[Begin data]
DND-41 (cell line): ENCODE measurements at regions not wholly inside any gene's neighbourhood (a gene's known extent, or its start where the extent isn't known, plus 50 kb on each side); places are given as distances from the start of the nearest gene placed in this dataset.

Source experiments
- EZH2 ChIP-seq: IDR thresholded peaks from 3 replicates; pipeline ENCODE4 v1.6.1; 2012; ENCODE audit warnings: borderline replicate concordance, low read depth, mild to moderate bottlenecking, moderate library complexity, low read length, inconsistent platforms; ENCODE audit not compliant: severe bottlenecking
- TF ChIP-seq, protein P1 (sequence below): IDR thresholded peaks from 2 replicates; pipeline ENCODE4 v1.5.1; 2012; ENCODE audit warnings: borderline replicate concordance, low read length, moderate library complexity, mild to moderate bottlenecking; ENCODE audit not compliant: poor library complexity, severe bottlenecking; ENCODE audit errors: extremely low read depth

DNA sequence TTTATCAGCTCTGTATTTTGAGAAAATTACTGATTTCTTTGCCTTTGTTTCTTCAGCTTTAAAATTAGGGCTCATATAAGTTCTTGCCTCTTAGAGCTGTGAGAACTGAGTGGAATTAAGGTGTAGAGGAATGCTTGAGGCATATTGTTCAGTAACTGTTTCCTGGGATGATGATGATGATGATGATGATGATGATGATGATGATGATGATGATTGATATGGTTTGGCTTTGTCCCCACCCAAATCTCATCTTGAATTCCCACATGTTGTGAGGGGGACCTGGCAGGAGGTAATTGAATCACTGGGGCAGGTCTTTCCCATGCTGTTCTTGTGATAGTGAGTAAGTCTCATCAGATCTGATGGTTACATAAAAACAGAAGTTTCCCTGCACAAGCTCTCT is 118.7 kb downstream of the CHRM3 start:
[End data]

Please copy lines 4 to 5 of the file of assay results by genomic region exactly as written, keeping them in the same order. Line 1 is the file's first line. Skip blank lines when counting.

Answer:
- TF ChIP-seq, protein P1 (sequence below): IDR thresholded peaks from 2 replicates; pipeline ENCODE4 v1.5.1; 2012; ENCODE audit warnings: borderline replicate concordance, low read length, moderate library complexity, mild to moderate bottlenecking; ENCODE audit not compliant: poor library complexity, severe bottlenecking; ENCODE audit errors: extremely low read depth

DNA sequence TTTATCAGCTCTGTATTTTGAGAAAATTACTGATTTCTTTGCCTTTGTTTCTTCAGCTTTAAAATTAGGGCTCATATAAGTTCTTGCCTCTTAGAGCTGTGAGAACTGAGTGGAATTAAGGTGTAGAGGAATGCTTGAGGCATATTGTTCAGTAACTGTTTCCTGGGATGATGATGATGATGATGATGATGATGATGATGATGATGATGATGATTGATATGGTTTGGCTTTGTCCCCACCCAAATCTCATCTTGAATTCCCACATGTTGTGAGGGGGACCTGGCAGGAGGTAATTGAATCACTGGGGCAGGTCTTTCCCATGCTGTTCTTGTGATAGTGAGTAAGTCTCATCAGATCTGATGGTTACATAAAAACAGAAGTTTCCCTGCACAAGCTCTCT is 118.7 kb downstream of the CHRM3 start: